Monday, February 19, 2007

Shopping Frenzy in Mad City

My husband and I went to Madison, WI this past weekend to spend his birthday with a close friend (I'll call him Ox) from college. We had an awesome time seeing Ox's new house that he just bought with his girlfriend, playing board games, and catching up.

Perhaps the highlight of our trip, at least for confirmed bibliophiles like my husband and me, was our trip to Madison Central Library's book sale. As soon as we walked in to the special reading room crammed with cheap books ($1 for hard cover, $0.50 for soft cover), we begin making obsessive piles. We were hoarding books like pros, carefully hiding them from the random homeless and otherwise smelly people also there.

About twenty minutes into our browsing, the clerk announced that we had to buy our books now, in order to make way for the bag sale. Not really understanding what the clerk meant by bag sale, we purchased a full grocery bag of books for $10. Not bad. But then, the clerk mentioned that if there was more we'd like to buy, we should come back in five minutes, because we could then fill up a grocery bag with anything for $3. Grrr. Like the suckers we are, we filled up another bag of books. All in all, we cleaned up. 26 books for $13.

After we were done with our two bags, I had to literally pull myself away from the book tables, as did my husband. I think we freaked out Ox and his girlfriend a bit. And she's a librarian.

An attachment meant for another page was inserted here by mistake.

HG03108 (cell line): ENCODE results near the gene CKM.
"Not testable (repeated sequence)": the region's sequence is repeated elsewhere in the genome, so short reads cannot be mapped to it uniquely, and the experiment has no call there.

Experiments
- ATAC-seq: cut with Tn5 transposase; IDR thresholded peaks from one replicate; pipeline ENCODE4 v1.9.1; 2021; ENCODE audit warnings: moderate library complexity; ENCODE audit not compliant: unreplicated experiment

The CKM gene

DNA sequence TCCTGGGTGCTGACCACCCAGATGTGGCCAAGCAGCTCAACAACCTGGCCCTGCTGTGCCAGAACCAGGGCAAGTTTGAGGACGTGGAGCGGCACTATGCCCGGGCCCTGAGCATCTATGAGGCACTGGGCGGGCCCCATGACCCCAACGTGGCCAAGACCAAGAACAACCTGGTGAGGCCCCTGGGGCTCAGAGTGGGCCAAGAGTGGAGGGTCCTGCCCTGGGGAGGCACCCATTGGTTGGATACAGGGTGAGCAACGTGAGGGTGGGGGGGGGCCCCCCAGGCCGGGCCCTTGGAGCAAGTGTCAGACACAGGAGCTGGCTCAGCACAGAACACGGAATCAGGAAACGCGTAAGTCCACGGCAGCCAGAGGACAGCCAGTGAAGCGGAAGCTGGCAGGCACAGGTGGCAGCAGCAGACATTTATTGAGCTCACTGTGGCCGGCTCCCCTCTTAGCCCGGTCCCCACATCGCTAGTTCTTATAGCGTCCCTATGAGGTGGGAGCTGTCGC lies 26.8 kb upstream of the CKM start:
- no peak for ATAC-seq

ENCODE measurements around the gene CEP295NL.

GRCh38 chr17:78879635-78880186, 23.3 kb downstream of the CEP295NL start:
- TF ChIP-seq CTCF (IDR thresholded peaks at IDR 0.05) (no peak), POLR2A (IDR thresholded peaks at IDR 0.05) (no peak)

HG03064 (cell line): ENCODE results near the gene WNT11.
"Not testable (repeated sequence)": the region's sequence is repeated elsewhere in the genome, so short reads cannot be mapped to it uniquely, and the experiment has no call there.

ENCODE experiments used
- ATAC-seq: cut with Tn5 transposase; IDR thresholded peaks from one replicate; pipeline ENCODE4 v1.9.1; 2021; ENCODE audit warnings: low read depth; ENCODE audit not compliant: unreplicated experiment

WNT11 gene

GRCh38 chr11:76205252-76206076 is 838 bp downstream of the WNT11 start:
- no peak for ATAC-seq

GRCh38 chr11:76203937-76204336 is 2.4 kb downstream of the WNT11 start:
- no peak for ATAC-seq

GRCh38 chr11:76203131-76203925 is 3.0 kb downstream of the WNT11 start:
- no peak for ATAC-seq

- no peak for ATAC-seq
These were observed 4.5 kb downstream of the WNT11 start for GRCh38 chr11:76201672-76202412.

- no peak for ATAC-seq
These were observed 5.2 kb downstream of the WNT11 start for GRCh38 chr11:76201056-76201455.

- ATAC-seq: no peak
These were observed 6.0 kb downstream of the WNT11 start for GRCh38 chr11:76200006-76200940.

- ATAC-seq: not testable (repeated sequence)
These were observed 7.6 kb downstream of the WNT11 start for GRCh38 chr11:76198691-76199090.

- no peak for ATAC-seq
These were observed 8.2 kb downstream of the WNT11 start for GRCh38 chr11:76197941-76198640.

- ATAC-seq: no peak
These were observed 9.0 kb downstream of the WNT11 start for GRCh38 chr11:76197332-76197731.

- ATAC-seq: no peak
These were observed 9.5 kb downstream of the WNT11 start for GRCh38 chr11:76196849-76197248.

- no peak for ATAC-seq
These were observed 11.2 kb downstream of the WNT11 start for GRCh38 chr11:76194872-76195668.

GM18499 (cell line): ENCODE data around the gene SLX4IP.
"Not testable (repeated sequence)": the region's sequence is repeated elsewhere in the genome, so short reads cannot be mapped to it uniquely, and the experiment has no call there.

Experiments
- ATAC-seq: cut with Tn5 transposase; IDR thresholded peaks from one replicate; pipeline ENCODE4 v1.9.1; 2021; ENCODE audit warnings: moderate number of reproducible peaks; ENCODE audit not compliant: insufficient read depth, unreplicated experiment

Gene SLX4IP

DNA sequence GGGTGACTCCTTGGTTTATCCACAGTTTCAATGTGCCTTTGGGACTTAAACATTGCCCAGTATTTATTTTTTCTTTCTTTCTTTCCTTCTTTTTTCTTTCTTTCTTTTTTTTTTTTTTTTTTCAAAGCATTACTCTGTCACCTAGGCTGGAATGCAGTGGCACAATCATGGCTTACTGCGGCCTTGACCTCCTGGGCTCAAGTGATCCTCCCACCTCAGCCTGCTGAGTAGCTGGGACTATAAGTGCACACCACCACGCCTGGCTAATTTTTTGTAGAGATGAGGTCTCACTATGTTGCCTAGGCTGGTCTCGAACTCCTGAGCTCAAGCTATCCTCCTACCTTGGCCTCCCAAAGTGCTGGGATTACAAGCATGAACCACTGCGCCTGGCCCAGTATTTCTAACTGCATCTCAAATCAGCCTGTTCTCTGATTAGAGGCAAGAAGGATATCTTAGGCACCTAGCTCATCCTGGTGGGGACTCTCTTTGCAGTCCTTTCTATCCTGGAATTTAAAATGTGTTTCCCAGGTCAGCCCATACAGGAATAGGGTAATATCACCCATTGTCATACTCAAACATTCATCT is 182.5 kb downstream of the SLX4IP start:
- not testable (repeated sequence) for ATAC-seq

I'm so excited for my new collection that I put it on a separate book shelf in our home. Here are the highlights of my finds...

-- Maxine Hong Kingston's Woman Warrior (I somehow missed this in college, besides living in the Womyn's Center and taking Women's Lit classes in college.)

-- Doris Lessing's The Golden Notebook (Highly recommended to me by every professor in grad school)

-- An out of print book of Kenneth Rexroth's poetry (A friend of the Beats is a friend of mine)

-- Derek Walcott's book of essays What the Twilight Says

-- Camille Paglia's Sex, Art and American Culture (Includes her famous essay on Madonna)

-- Natalie Goldberg's Thunder and Lightning

There's more, including some very cool anthologies and travel books. I don't know when I'll find the time to read them, but like a true obsessive, just having them makes me happy.


Anonymous said...

For more Rexroth works, see

Jessica said...

I am probably breaking serious copyright law here, but here is my favorite Rexroth poem so far from the book. Apparently, this is a translation of a poem by the Roman poet Martial, btw.

The Advantages of Learning

I am a man with no ambitions
And few friends, wholly incapable
Of making a living, growing no
Younger, fugitive from some just doom.
Lonely, ill clothed, what does it matter?
At midnight I make myself a jug
of hot white wine and cardamom seeds.
In a torn grey robe and old beret,
I sit in the cold writing poems,
Drawing nudes on the crooked margins,
Copulating with sixteen year old
Nymphomaniacs of my imagination.

Poet with a Day Job said...

That is so rad. We have a book sale like that out here too...It's just so dangerous. We're already living with our books in a one-bedroom apartment. Pretty soon, we'll have to move out and leave it for the books.

Cool on the Lessing's "Notebooks:" Beth Ann Fennelly has a poem in Open House which is inspired by, maybe based on The Golden Notebooks. It's by far my favorite of her poems. It's long and basically is full of everything. Love those.